CVE-2022-22943 VMware Tools contains an uncontrolled search path vulnerability.

CVE-2022-22943 VMware Tools contains an uncontrolled search path vulnerability.

For example, if a malicious actor hosts a Windows virtual machine on a Windows host and installs VMware Tools, then the malicious actor may be able to gain system privileges in the Windows guest OS by exploiting an uncontrolled search path element in the Windows host OS. VMware Tools is only supported on Windows 7 and later, so Windows hosts that run Windows earlier than Windows 7 are not supported with VMware Tools. For more information, see VMware Tools Unsupported Operating Systems and End-User Licensing Agreement. VMware Tools is only supported on Windows 7 and later, so Windows hosts that run Windows earlier than Windows 7 are not supported with VMware Tools. For more information, see VMware Tools Unsupported Operating Systems and End-User Licensing Agreement. VMware Tools for Windows (11.x.y and 10.x.y prior to 12.0.0) contains a denial-of-service vulnerability. A malicious actor may be able to cause a denial-of-service condition in the Windows guest OS by sending a large amount of network traffic to the Windows guest OS that is connected to a network interface on the Windows host that has been configured to receive a large amount of network traffic. VMware Tools is only supported on Windows 7 and later, so Windows hosts that run Windows earlier than Windows 7 are not supported with VMware Tools. For more information, see VMware Tools Unsupported Operating Systems and End-User Licensing Agreement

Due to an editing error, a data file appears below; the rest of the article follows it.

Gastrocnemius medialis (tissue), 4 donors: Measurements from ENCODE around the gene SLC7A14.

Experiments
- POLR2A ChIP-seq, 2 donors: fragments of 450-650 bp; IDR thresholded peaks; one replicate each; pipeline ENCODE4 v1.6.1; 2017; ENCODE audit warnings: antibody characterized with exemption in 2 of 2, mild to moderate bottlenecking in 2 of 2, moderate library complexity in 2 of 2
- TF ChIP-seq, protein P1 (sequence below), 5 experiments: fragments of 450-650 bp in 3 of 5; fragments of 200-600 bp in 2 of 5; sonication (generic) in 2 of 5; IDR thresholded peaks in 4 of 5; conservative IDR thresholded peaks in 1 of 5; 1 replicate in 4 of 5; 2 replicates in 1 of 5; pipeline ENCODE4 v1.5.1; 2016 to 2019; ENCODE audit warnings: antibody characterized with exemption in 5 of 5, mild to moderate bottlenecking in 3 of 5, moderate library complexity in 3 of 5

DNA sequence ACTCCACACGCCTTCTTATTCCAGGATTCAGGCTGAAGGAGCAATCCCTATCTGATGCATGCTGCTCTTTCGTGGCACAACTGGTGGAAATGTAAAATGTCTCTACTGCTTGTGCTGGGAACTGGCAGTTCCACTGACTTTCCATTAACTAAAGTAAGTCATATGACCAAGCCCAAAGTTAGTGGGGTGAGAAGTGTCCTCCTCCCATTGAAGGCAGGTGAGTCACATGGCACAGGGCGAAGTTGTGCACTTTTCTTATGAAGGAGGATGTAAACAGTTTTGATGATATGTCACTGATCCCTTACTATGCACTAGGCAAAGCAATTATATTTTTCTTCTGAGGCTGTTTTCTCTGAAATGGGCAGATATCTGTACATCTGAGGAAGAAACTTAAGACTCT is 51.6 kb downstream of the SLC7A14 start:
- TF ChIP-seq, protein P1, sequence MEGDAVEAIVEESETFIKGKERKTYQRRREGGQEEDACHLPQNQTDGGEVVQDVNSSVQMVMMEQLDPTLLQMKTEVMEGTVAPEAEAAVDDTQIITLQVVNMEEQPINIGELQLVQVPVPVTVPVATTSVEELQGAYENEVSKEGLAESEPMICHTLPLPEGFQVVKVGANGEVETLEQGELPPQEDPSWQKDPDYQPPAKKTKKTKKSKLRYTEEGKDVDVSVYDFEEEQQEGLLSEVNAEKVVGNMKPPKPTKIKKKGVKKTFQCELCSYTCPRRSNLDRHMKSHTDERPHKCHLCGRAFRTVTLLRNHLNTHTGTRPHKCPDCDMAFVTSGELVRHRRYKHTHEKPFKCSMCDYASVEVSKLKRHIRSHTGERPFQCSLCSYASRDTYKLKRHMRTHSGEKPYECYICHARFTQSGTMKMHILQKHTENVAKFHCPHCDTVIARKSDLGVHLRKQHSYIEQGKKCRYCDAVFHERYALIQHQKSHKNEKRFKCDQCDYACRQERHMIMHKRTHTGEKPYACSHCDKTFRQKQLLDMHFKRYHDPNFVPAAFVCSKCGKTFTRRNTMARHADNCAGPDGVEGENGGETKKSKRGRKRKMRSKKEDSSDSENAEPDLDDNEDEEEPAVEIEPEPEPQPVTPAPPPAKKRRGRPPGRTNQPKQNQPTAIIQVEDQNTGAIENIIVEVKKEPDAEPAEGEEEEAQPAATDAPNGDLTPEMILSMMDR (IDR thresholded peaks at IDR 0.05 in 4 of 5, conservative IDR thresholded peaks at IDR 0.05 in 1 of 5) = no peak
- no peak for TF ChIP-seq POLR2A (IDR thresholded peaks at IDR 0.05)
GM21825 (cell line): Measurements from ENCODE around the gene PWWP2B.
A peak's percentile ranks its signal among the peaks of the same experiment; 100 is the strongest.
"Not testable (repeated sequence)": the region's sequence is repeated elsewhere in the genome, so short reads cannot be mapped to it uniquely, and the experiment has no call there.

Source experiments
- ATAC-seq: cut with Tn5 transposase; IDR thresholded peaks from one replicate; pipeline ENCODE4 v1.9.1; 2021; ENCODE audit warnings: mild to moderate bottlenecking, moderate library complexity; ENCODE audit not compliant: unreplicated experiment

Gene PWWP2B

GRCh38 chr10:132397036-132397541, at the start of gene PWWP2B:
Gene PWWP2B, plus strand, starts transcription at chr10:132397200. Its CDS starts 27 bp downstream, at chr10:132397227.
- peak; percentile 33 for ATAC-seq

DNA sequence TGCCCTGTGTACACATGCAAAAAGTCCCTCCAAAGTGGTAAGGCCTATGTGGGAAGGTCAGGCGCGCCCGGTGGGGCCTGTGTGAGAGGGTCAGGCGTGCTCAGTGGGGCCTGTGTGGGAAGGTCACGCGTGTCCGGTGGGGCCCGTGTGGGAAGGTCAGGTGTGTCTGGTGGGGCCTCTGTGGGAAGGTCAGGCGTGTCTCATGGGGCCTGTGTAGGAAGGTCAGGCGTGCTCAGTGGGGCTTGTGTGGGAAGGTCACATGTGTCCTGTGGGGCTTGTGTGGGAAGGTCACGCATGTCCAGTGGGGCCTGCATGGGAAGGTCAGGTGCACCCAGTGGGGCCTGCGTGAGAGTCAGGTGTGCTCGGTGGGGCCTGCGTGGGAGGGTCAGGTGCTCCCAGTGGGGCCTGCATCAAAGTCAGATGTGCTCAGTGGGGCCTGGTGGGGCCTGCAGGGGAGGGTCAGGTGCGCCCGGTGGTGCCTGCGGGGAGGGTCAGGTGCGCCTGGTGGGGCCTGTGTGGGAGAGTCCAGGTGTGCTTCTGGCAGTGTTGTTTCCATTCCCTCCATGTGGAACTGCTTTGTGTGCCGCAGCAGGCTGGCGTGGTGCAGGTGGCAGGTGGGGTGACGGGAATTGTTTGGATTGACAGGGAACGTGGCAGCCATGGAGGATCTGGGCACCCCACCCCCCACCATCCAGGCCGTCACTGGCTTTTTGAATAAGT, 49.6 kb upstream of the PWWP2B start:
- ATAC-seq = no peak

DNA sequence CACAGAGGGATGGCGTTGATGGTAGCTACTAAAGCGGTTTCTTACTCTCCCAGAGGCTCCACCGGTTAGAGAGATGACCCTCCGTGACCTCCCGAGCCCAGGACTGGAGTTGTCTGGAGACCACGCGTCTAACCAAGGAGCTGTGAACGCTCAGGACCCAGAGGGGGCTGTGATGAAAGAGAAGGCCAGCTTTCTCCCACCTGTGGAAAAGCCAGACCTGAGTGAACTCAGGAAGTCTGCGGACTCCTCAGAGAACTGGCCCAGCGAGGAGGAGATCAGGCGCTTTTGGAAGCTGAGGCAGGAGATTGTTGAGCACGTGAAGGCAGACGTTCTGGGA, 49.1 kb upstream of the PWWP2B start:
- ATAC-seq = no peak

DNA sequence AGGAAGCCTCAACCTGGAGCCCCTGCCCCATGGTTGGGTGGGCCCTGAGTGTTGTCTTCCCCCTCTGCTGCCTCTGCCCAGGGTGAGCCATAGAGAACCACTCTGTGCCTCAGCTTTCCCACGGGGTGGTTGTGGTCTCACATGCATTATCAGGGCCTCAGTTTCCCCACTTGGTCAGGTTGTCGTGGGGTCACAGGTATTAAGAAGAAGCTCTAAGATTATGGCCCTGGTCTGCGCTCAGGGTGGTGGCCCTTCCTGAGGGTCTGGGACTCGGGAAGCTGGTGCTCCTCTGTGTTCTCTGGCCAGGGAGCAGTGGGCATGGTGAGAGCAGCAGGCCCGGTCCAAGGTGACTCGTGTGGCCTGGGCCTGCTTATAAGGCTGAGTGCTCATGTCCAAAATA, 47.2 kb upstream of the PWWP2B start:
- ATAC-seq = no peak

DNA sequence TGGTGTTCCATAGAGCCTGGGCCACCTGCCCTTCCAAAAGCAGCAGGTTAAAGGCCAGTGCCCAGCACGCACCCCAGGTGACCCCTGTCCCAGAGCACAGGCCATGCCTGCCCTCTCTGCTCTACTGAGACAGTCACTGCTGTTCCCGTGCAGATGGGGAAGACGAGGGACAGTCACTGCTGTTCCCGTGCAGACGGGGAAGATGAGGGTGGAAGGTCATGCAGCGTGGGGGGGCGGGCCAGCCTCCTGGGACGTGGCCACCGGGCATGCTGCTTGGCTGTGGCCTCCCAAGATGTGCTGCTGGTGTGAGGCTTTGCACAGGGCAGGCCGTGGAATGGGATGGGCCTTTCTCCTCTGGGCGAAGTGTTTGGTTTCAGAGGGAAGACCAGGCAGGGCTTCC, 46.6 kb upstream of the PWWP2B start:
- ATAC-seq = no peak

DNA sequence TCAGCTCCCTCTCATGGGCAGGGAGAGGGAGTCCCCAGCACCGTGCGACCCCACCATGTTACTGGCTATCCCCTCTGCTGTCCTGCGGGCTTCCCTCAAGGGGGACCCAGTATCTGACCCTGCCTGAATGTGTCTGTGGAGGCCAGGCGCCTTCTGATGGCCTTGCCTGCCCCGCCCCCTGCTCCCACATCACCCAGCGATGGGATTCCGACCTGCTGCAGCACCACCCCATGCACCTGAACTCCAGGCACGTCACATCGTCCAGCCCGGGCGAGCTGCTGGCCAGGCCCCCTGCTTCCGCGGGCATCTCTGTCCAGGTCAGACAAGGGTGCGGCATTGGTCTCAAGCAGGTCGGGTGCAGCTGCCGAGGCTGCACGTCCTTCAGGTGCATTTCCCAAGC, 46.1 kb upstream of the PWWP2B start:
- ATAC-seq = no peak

CVE-2022-22913

VMware Tools contains a vulnerability that could allow a malicious actor to execute arbitrary code on the host. Specifically, VMware Tools for Windows (11.x.y and 10.x.y prior to 12.0.0) contains a denial-of-service vulnerability that could allow a malicious actor to cause the ESXi host to crash by sending a large amount of network traffic to the ESXi host that is connected to a network interface on the ESXi host that has been configured to receive a large amount of network traffic.

VMWare tools for Solaris and Linux

VMware Tools is only supported on Windows 7 and later, so Windows hosts that run Windows earlier than Windows 7 are not supported with VMware Tools. For more information, see VMware Tools Unsupported Operating Systems and End-User Licensing Agreement. VMware Tools for Solaris and Linux contains a denial-of-service vulnerability. A malicious actor may be able to cause a denial-of-service condition in the Solaris or Linux guest OS by sending a large amount of network traffic to the Solaris or Linux guest OS that is connected to a network interface on the Solaris or Linux host that has been configured to receive a large amount of network traffic. VMware Tools is only supported on Windows 7 and later, so Windows hosts that run Windows earlier than Windows 7 are not supported with VMware Tools. For more information, see VMware Tools Unsupported Operating Systems and End-User Licensing Agreement

Checklist: VMWare Host Operating System Requirements

The following is a checklist of the minimum operating system requirements for running VMware Tools on Windows hosts:
-Windows Server 2008 and later
-Windows 7 and later

End-User License Agreement (EULA)

End-User License Agreement (EULA)
The EULA for VMware Tools (11.x.y and 10.x.y prior to 12.0.0) contains a denial-of-service vulnerability. A malicious actor may be able to cause a denial-of-service condition in the Windows guest OS by sending a large amount of network traffic to the Windows guest OS that is connected to a network interface on the Windows host that has been configured to receive a large amount of network traffic. VMware Tools is only supported on Windows 7 and later, so Windows hosts that run Windows earlier than Windows 7 are not supported with VMware Tools. For more information, see VMware Tools Unsupported Operating Systems and End-User Licensing Agreement

References

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